Strange gTLD “STRING CHANGE” PETITION TO ICANN

The ICANN gTLD process is possibly one of the largest and most ambitious process of expanding the internet namespace from below 25 to well above 1000 depending on the number of applied for gTLDs that will pass the evaluation and finally go to delegation.

 
The number of applied for gTLD’s fell at about 1930 but this number has changed a bit due to the number of gTLD withdrawals that have been finalized. This being a new process and a large one for that matter its was bound to have some teething problems.

 
Some of the problems that were seen after the guidebook had been released and presented was the application portal that faced some glitch that allowed other applicants to see information by other applicants in the TAS, this glitch though it delayed the timelines a bit was solved. Its indeed a process that has never been experienced before and was bound to have some hitches.

 
However one of the main issue that has been brought to focus is the ability of applicants to change portions of their applications. This included errors that appeared in their strings for instance the famous Kerry logistics and .dotafrica

 
Another major issue is building and this involves the actual change of strings by applicant, a matter that can significantly alter the way the gTLD process goes. An organization by the name STRINGCHANGE.ORG has created a petition page that is supposed to ask ICANN to allow the applicants to “allow the option of a “String Change” to applicants in contention, allowing these applicants, if they so choose, to change their string to another string and rewrite the appropriate parts of their applications. In doing so, these applicants would relinquish the right to their original string that is in contention, and be assessed a reevaluation fee of $100,000.” The application fee is 185 000 USD quite an investment.

 

“this also creates fairness for smaller groups to have the opportunity to launch and operate a TLD, especially when they are currently up against corporate giants such as Amazon or Google. The applicants in contention who opt for this “String Change” would agree to be put into a 2nd round of “Application Reevaluation.” This would have the added benefit of allowing those applicants that are not in contention (or no longer in contention) to launch more quickly. In addition, it would set the stage for an exciting 2nd round of launching hundreds more unique TLDs in the upcoming year.”

The ICANN guidebook section 4.1.3 Self-Resolution of String Contention says that

Applicants may resolve string contention in a manner whereby one or more applicants withdraw their applications. An applicant may not resolve string contention by selecting a new string or by replacing itself with a joint venture. It is understood that applicants may seek to establish joint ventures in their efforts to resolve string contention. However, material changes in applications (for example, combinations of applicants to resolve contention) will require re-evaluation.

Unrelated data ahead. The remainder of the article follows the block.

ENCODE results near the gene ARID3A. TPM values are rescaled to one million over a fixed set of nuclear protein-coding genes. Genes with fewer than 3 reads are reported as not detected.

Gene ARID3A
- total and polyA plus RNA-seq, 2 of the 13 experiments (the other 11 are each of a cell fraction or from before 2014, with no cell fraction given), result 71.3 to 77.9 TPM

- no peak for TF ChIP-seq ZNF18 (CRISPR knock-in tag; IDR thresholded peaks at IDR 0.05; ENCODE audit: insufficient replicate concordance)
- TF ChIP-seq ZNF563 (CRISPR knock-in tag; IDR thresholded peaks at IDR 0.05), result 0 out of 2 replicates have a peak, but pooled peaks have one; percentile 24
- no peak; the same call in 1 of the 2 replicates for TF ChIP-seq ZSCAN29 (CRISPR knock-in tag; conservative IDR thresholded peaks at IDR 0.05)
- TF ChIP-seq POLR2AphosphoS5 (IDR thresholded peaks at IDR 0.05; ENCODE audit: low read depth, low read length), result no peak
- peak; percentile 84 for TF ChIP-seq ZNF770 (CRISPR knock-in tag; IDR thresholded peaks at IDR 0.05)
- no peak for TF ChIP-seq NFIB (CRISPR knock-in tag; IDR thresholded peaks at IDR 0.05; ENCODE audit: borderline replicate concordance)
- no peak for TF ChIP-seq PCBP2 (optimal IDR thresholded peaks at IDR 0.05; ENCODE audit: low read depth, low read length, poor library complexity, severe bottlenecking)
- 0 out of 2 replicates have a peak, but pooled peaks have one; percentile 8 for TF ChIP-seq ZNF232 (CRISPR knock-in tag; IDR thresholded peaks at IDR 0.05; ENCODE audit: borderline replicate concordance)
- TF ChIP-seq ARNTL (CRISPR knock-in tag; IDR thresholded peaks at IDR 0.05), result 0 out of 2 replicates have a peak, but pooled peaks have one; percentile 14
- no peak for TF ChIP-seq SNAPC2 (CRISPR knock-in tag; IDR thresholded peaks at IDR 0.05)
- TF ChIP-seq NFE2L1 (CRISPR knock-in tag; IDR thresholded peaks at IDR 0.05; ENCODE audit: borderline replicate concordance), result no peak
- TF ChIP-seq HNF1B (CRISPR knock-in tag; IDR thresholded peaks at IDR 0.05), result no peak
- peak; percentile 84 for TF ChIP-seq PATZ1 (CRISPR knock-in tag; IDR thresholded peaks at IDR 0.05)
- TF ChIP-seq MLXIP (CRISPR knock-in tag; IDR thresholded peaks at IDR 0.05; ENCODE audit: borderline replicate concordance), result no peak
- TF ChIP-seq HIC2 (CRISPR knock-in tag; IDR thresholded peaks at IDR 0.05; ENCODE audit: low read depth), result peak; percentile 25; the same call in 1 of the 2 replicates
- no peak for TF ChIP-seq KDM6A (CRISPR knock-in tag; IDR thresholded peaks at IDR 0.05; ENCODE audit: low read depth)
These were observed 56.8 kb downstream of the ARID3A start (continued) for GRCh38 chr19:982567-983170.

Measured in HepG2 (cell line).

Other applicants have only requested for correction of their applied for strings but this petition actually seeks to modify the applicant guidebook which may be a daunting task to convince ICANN and the community to agree to.

 
Some of the changes requested are expected to allow “re-evaluation of  “applications to resolve string contention for a combination of applicants and pay an extra re-evaluation fee, it should be additionally allowed to resolve String Contention by one or more applicants opting for a “String Change” to another desired TLD string that is available, and of course, accepting the required additional fees or evaluation in a subsequent application round to begin after all TLDs have been evaluated from the initial batches of the 1,930 applicants.”

 
And “It is our proposal that this opportunity be given to the applicants that put years of efforts and hundreds of thousands of dollars behind their application submission and business models to operate a TLD registry. To not provide this reasonable solution does not promote fairness, especially when an applicant is in contention with corporate giants such as Amazon or Google.”

 

To quote the petitioner
Suggested Rules for the proposed String Change:
  • Applicants agree to relinquish the right to their current string in contention and choose a second, unique string.
  • Applicants must submit a reevaluation fee of $100,000 for application review.
  • Applicants must acknowledge to ICANN (the method being at ICANN’s discretion) that they agree to be placed in the “String Change” round, starting next year, 2014, after all the currently applied for strings have completed the evaluation process.
  • Applicants choosing “String Change” would agree to the terms which state, “If the new string chosen is in contention, the previous string resolution procedures apply.”
  • Once opting for another string, applicants can not opt back to their original string choice.
  • Applicants will not be allowed to select any string that has already been applied for in the current application round or a string that ICANN considers confusingly similar.
The petition closes by saying that “Sign the Petition below with your TLD that is in string contention. We will present the “String Change” signed petition to ICANN for consideration. To protect your privacy and any string contention strategy, your signature will not be made public and will be presented to ICANN for their internal review.”

 
We do not know if ICANN will be able to consider this petition but however it goes, it’s definitely an issue that ICANN might want to think about.

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